In this series, we will take a closer look at the role and responsibilities of the project manager. Where exactly does a project manager fit in a company, and what impact can they have on the company’s performance? In this part, we will examine the different organisational models where project managers can find themselves within the company's structure.
Generally speaking, a project manager oversees the success of the project. A project manager ensures that the project's objectives are met by using their skills and knowledge, as well as the tools and techniques acquired through project management training and real-world experience. Likewise, a project manager ensures that the requirements for the project's successful completion are distinctly identified, the communication among team members is clear and coordinated, and the team has everything it needs to succeed.
Company Project Organization
The company's organisational model largely defines a project manager's roles and responsibilities. There are two models that an enterprise can adhere to: a functional organisation or a matrix organisation.
If the company follows the functional organisation model, it has practically no project management structure at all. Their functionality defines the individual departments, so there will likely be a finance, marketing, operations, and IT department. Within the individual departments, the managers oversee the projects or parts of the projects. In addition to the managers, a coordinator may be employed to ensure proper communication between the departments.
On the other hand, if a company has a designated project manager, then the company is referred to as a matrix organisation. In this model, the role of a project manager, including their power and control of the given project, is clearly defined. There are three possible types here:
A weak matrix
A balanced matrix
A strong matrix
The weak, balanced, and strong organisational models refer to the position and power of the project manager as opposed to that of a functional manager. In a weak matrix, the functional manager controls the project. It may still have a project manager or a project coordinator who helps maintain the project's schedule and assists the functional manager throughout the execution of the project. They do not, however, have any responsibility concerning the decision-making process.
If a company adheres to a balanced matrix, both a project manager and a functional manager are present, each with their own responsibilities. The decision-making process is likewise divided between the two managers. While a functional manager generally decides how the work should be accomplished, the project manager takes care of the team’s needs, oversees the project's schedule, and manages the budget.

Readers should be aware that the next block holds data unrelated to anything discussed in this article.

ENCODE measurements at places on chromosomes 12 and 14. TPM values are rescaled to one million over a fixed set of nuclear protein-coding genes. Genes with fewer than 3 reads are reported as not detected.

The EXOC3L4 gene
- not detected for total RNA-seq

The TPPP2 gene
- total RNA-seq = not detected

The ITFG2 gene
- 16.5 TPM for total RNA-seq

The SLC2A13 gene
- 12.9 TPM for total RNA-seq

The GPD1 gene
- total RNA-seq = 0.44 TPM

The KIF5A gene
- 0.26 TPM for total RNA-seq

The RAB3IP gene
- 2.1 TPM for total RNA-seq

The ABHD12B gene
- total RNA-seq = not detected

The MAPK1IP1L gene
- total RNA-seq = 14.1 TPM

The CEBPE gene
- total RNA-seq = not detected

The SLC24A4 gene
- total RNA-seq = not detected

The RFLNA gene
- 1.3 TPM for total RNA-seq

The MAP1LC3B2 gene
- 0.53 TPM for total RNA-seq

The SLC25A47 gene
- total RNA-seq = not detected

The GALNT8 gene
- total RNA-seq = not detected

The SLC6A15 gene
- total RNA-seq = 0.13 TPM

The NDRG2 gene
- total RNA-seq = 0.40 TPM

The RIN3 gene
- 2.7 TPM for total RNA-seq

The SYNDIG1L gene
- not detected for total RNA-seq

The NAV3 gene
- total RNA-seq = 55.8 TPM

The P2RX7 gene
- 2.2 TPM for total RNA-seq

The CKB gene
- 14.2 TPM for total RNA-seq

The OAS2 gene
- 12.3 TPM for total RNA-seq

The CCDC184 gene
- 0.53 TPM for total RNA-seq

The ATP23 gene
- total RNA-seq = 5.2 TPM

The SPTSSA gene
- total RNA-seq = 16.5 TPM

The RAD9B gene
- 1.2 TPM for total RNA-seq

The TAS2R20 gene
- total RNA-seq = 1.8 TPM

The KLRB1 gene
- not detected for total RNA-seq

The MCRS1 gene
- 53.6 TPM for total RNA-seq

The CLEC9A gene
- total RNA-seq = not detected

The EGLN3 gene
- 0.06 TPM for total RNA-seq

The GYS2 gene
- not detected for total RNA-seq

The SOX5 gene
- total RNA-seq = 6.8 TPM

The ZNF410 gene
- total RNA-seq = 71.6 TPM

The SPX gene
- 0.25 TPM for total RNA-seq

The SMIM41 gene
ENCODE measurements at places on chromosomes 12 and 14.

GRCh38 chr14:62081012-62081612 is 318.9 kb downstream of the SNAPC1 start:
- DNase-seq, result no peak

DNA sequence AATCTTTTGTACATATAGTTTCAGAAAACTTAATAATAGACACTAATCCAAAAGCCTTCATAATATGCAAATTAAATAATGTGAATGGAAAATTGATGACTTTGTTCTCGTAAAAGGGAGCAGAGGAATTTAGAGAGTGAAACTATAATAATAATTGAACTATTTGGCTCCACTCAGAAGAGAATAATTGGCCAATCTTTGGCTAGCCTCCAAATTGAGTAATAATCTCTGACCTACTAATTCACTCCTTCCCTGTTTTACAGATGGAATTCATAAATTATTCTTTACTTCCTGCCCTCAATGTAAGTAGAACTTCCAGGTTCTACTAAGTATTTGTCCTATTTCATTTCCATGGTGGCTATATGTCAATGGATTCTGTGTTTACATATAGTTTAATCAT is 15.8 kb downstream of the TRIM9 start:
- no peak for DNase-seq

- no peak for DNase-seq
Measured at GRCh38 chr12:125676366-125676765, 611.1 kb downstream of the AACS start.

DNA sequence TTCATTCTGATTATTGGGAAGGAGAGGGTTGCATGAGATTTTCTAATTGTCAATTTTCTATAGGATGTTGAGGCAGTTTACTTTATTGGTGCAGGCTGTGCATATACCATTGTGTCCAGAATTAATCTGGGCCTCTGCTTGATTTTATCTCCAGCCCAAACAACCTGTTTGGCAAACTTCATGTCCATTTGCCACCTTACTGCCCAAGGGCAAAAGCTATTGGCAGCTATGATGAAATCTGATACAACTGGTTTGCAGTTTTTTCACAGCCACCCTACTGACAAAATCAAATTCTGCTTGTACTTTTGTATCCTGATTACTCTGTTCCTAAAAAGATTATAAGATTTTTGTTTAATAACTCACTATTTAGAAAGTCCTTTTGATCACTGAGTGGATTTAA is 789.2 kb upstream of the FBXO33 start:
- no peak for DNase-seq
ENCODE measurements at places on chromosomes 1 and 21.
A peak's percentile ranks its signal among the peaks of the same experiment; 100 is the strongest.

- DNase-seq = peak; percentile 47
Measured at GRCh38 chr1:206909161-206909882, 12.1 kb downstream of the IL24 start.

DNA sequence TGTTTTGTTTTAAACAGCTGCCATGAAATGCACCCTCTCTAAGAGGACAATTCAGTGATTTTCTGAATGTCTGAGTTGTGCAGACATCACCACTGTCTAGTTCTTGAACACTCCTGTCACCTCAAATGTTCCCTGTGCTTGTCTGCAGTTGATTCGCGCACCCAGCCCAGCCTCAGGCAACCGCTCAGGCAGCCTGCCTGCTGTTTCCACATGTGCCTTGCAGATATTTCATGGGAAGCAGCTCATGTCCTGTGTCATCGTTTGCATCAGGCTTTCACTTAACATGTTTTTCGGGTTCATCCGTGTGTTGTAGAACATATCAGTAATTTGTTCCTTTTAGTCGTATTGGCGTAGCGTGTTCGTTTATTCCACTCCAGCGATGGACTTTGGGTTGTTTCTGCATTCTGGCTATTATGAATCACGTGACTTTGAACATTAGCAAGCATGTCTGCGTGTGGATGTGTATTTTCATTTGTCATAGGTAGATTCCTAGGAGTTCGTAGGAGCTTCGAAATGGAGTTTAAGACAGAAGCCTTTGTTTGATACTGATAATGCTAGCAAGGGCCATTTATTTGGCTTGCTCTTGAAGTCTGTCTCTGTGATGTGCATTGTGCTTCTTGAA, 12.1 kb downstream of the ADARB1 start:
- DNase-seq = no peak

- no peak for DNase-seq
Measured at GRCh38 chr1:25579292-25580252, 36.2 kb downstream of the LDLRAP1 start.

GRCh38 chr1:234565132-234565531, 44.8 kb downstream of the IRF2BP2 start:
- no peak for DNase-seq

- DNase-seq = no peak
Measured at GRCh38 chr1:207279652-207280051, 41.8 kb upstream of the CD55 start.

In a strong matrix, the functional manager is present, but the project manager carries a greater load of authority and responsibility. There are some cases in which the company does not have a functional manager at all. In these organisations, the project manager holds all the decision-making processes and responsibilities. They also manage the team, budget, and scope of the project. The project manager decides who will work on the project and how the project will be done.
Finding a Suitable Company Model
There is no straightforward answer as to which of the described models is ideal. It all depends on the company's management style, the projects it runs, their frequency, and their characteristics. Rather than looking for the best model, the company should select the one that best suits its needs.
A functional organisation model suits a company that does not run many projects. If a company has only a handful throughout the year, having a project manager may not be necessary. Additionally, the types of projects that functional managers from different departments can handle are simple and without tight deadlines.
A matrix organisation can be successfully employed in a company with multiple projects. In such a case, the team members can work on different projects simultaneously, and the project manager will manage several of them as well. If no projects are running, team members can be assigned other work.
As for types of matrixes, a strong one is usually the best. However, this largely depends on the character of the company and the projects it runs. In some cases, the functional manager may have more expertise than a project manager. Therefore, a weak matrix, where the functional manager oversees the project and the project coordinator assists with simple tasks, may be preferable.
On the other hand, a balanced or strong matrix can be helpful in project-oriented companies. In such a case, the project manager can be assigned to a few projects with clearly defined responsibilities throughout the year. A functional manager then shares an equal load of the decision-making. If necessary, a strong matrix can be employed, giving more authority to the project manager.
Lastly, for significant projects with tightly defined timelines, a projected organisation is the right model. In such a company, the team members must focus solely on one effort as it requires all their attention. A project manager then takes over all the decision-making processes and responsibilities without the involvement of a functional manager.